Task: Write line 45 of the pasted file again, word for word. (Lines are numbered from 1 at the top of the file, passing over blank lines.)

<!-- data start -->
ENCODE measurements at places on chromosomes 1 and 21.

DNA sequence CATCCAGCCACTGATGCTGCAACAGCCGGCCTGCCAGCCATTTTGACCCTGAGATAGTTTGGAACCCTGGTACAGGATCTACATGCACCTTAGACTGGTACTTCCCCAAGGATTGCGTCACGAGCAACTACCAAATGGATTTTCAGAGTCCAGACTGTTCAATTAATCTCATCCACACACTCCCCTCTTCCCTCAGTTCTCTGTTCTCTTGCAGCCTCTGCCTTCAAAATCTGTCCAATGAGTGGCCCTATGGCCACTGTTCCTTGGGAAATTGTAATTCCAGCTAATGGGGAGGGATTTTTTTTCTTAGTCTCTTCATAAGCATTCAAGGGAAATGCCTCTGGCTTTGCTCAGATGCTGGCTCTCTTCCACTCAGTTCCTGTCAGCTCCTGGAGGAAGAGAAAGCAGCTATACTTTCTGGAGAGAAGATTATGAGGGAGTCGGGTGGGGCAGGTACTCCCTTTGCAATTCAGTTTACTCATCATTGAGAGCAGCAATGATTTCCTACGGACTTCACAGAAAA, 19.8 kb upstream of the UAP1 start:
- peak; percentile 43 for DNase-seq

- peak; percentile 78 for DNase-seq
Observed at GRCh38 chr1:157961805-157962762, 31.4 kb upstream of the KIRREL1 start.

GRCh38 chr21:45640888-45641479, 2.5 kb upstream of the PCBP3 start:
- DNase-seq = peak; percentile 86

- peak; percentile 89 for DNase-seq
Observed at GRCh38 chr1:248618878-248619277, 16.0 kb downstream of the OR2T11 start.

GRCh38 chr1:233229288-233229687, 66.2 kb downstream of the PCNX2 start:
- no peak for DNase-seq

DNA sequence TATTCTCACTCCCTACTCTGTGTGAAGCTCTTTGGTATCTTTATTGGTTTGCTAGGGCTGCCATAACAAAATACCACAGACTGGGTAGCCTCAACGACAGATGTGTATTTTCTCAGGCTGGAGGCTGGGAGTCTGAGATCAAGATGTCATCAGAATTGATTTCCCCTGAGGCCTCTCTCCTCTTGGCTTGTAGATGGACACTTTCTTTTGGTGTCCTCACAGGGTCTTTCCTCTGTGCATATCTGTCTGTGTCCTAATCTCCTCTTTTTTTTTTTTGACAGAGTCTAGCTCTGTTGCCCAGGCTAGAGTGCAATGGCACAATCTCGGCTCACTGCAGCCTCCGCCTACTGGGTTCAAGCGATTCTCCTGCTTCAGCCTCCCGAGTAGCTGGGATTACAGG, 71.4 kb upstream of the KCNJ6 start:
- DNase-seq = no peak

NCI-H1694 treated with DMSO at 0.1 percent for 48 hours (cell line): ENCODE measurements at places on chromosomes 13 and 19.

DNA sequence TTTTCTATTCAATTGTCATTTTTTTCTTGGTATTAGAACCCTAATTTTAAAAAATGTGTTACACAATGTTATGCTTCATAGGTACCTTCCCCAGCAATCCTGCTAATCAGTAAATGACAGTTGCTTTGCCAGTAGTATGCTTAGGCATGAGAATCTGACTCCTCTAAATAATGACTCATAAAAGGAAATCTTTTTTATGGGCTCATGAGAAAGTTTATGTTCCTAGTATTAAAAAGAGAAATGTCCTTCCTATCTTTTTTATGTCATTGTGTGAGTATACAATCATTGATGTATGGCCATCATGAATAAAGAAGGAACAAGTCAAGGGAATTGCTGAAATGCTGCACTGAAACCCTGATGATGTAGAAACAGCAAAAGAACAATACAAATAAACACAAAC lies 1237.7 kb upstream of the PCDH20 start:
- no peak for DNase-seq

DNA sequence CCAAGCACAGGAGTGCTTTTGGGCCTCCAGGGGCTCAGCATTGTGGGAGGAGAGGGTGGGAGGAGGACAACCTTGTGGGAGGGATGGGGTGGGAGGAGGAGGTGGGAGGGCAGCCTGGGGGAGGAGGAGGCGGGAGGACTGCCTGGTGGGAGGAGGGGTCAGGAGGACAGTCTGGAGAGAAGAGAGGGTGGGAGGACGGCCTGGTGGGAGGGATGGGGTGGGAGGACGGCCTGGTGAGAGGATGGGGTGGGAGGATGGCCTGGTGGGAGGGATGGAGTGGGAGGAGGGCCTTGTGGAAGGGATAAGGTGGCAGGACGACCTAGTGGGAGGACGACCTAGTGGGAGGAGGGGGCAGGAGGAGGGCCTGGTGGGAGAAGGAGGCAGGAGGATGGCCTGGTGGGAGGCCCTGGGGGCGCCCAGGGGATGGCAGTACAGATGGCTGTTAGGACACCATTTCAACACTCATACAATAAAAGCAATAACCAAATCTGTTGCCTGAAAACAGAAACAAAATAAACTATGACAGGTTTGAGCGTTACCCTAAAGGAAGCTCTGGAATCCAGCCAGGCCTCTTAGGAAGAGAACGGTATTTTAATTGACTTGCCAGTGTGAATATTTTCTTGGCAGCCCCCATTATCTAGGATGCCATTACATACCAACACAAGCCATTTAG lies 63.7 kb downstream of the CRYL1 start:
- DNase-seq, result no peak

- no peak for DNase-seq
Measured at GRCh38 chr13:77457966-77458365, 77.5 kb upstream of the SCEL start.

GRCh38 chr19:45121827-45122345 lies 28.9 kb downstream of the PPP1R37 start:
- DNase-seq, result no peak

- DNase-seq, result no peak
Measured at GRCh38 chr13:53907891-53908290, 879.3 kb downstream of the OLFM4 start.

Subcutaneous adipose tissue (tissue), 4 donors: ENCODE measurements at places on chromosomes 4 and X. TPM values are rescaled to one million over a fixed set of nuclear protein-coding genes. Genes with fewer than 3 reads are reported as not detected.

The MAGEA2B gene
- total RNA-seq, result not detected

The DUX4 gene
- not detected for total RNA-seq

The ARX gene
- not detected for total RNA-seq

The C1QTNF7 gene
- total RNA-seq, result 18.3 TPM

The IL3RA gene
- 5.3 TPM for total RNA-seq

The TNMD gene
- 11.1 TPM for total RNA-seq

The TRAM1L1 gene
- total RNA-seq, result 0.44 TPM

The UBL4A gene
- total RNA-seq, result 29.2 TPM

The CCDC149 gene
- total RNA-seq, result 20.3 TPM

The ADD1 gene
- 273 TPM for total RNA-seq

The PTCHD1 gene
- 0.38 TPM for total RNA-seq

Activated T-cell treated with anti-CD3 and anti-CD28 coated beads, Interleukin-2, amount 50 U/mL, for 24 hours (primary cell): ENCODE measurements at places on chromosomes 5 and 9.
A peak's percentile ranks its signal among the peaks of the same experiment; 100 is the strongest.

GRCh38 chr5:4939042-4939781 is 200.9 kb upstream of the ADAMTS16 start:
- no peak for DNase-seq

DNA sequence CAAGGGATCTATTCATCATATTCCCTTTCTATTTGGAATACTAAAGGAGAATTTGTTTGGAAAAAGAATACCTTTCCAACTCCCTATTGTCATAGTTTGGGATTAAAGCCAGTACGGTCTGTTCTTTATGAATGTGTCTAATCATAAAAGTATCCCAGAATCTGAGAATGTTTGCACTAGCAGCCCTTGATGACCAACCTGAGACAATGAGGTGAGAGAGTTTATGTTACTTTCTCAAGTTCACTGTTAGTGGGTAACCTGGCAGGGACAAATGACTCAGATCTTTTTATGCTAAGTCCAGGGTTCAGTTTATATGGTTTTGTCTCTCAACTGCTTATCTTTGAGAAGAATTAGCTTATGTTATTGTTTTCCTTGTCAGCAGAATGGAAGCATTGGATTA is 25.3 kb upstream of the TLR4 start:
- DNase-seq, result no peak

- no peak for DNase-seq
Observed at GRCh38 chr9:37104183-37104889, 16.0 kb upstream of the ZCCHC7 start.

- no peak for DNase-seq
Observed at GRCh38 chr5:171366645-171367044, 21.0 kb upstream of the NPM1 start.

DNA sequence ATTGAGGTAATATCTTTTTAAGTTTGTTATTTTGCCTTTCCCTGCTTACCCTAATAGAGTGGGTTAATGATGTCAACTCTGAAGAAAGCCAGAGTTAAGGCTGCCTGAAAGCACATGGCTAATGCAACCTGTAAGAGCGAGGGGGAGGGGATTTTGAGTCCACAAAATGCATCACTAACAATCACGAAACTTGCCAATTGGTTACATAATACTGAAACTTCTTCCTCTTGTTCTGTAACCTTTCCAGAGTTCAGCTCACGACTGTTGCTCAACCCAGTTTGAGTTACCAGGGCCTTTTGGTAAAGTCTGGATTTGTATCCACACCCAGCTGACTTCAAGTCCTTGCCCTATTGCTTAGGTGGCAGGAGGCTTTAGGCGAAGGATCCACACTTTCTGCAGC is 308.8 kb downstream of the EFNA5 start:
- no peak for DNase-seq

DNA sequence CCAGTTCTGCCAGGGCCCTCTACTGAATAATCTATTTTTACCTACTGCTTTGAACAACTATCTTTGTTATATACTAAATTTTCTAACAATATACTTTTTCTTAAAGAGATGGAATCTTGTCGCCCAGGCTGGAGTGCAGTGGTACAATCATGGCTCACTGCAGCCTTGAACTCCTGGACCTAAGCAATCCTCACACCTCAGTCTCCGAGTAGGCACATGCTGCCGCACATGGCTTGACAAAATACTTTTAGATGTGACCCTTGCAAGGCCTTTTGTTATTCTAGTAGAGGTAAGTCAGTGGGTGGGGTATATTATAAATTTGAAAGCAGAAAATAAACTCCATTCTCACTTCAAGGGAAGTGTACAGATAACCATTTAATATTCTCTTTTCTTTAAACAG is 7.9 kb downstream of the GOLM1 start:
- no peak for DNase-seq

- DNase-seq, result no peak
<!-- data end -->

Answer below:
- 273 TPM for total RNA-seq